Just 24 percent of millionaires said higher taxes on large incomes is the optimal solution, according to a survey from Spectrem Group, a research firm specializing in the finances of affluent Americans.  The largest group of millionaires, 44 percent, believe that a flat-rate tax across all income brackets is the fairest system.

2011 Black Friday Pays Off for Retailers

Monday, December 5th, 2011

A record 226 million Americans shopped in stores and online during the four-day Thanksgiving holiday, an increase from 212 million last year, according to estimates by The National Retail Federation (NRF).  These eager shoppers also spent more: The typical holiday shopper spent $398.62, an increase from the $365.34 reported last year.  Approximately 24 percent of Black Friday shoppers were waiting at stores for a midnight opening, a 9.5 percent increase when compared with 2010 when only a few stores were open at that time.  Some 37 percent of midnight Black Friday shoppers were in the 18-to-34 age group.  “Black Friday has evolved from an early morning shopping activity to a late night entertainment,” said Ellen Davis, spokeswoman at the NRF.  “A lot of people stayed up until 1 a.m. or 2 a.m. to go shopping, and then went to bed.”

Sales soared 16.7 percent over the same period last year to $52.4 billion, according to the NRF. “American consumers are taking a deep breath and making the decision that it’s okay to go shopping again, in spite of high unemployment and uncertainty over the stock market and housing market,” Davis said.

The results for the initial holiday shopping weekend are proof that retailers’ efforts to tempt shoppers during the weak economy are working.  Some like Wal-Mart and J.C. Penney are making a stronger push online to compete more effectively with rival Amazon.com.  Major chains like Macy’s, Target, Best Buy opened their doors at midnight on Thanksgiving evening instead of the pre-dawn Friday hours of years past.  The question remains whether retailers’ will be able to hold shoppers’ attention throughout the rest of the season, which can bring in 25 to 40 percent of a merchant’s annual revenue.  Americans remain driven by deep discounting and they’re conscious of their spending budgets.

Even as they spent money, shoppers said that with the high price of gas and other goods, this is not a good time to spend, according to the Bloomberg Consumer Comfort Index.  Retail sales grew a paltry 0.5 percent in October, slowing from 0.7 percent in September, according to the Department of Commerce.  In the weeks just prior to Black Friday, ShopperTrak reported sales had risen 3.6 percent during the week of November 12 and 3.8 percent during the week of November 19, compared to last year.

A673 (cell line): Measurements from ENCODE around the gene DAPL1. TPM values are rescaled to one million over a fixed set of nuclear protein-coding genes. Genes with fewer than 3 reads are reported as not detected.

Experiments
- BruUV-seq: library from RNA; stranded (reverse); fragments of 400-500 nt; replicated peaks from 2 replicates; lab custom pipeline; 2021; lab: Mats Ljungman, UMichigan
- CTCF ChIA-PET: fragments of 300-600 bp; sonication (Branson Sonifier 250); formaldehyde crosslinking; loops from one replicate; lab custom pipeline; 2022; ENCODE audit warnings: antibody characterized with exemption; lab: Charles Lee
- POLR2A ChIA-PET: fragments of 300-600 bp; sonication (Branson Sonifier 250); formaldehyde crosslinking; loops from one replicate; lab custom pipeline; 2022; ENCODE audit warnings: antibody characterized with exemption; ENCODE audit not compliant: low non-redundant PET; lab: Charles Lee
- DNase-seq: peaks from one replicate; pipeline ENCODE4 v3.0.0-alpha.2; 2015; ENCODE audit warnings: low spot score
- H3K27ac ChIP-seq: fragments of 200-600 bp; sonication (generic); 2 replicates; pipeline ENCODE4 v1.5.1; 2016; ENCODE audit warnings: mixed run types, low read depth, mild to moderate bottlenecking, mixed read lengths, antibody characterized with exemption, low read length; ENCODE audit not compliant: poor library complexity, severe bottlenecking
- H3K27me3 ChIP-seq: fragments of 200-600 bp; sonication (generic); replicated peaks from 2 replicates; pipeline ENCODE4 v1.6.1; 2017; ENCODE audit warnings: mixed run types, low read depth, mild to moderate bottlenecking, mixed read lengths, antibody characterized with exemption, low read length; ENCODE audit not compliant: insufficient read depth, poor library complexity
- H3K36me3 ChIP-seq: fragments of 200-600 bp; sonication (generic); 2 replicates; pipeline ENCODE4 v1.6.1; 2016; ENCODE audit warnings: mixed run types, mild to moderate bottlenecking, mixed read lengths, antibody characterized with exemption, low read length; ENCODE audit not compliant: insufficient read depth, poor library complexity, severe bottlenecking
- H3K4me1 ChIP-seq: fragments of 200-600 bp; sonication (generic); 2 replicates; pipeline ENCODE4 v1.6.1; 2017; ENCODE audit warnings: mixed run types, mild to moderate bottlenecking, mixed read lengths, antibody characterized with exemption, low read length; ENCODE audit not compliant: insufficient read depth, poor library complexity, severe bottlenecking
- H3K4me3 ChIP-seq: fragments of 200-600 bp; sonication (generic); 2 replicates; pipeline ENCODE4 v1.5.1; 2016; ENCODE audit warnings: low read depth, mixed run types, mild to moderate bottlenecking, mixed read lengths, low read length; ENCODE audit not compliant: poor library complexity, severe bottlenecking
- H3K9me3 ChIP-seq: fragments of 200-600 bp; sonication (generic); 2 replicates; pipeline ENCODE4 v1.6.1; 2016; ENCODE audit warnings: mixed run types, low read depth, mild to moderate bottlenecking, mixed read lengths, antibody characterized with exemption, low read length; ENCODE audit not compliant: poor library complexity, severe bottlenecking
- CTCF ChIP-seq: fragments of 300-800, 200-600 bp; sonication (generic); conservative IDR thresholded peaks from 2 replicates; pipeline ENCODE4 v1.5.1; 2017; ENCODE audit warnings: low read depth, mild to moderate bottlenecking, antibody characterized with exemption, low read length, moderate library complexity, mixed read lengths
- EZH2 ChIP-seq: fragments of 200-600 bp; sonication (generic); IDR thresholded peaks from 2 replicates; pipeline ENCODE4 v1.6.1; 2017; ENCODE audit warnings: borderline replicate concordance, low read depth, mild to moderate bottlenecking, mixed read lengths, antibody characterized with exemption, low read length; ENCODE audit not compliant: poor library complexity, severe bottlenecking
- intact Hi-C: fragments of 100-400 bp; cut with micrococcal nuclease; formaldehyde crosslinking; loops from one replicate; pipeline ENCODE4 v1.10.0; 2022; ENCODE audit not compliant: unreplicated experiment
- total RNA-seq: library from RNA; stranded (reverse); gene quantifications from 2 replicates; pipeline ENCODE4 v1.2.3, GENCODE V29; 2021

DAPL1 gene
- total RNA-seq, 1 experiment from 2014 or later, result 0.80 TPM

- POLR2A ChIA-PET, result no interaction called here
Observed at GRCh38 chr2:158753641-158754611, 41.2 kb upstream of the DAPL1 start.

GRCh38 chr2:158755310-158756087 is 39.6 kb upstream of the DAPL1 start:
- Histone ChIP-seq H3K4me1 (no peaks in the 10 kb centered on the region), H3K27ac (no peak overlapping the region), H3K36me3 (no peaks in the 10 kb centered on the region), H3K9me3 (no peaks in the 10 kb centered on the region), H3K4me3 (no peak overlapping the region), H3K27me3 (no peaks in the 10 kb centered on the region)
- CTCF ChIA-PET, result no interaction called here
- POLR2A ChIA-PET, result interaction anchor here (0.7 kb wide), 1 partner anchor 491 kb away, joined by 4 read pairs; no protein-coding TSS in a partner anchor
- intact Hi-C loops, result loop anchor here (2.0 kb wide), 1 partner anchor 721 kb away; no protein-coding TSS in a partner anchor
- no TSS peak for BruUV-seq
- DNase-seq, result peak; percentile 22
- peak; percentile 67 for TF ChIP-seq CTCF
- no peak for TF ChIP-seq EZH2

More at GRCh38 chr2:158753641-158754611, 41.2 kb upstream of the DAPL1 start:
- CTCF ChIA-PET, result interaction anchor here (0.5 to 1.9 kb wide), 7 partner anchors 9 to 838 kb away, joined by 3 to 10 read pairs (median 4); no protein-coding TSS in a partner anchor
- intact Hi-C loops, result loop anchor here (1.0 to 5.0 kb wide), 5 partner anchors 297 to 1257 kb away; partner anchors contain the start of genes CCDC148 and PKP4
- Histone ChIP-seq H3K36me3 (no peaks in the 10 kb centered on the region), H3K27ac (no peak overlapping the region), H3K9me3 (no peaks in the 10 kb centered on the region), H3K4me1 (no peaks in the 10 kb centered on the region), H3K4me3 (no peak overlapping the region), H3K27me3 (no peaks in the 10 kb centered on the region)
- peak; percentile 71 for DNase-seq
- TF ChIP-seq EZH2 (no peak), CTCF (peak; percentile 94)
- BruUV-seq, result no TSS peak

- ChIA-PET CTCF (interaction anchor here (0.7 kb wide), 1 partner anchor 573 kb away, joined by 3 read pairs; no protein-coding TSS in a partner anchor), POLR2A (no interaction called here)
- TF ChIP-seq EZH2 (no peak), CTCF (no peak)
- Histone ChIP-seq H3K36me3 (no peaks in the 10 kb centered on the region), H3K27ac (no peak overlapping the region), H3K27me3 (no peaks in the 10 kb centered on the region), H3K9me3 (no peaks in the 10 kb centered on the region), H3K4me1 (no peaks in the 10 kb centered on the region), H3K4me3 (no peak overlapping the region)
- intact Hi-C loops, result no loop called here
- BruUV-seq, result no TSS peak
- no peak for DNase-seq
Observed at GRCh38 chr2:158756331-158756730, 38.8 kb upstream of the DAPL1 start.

Analysts were surprised by the number of shoppers and the amount of spending; they had expected sales to be dampened by the nine percent unemployment rate, the high costs of gas and concerns about fiscal upheaval in Europe.  It is uncertain whether retailers will be able to maintain the early momentum for the rest of the season.  “One swallow does not a holiday season make.  After the deepest recession in decades, the solid Black Friday weekend is welcome news, but we’re only in the second quarter of a long playoff game,” said Craig Johnson, president of the consulting firm Customer Growth Partners.

According to ShopperTrak founder Bill Martin, “This is the largest year-over-year gain in ShopperTrak’s national retail sales estimate for Black Friday since the 8.3 percent increase we saw between 2007 and 2006.  “Still, it’s just one day. It remains to be seen whether consumers will sustain this behavior through the holiday shopping season.”

On the whole, holiday spending is expected to grow by a fairly small 2.8 percent to about $466 billion, according to the NRF.  For now, experts agree that retailers will likely have to continue to discount to get shoppers to spend.  “The big question is: How do you close the season?” said Hana Ben-Shabat, a partner at A. T. Kearney’s retail practice.  “This is a very promotional driven shopper.”

American shoppers spent $816 million on Black Friday without leaving the comfort of their computer chairs, a 26 percent increase over 2010, according to ComScore data.  The results reinforce numbers released by IBM Coremetrics that showed online sales on Black Friday grew by 24.3 percent compared with the same period in 2010.  Approximately 50 million shopped online Friday, a 35 percent increase over last year, ComScore reported.

“Each of the top online retailers generated significantly greater Black Friday activity compared to last year,” ComScore Chairman Gian Fulgoni said.  “Amazon.com once again led the pack, with 50 percent more visitors than any other retailer, while also showing the highest growth rate versus last year.  However, it is telling that the top multi-channel retailers also showed strong growth in visitors, demonstrating the importance of the online channel to the retail industry as a whole.”  Amazon, Wal-Mart and Best Buy all reported double-digit percentage gains over last year.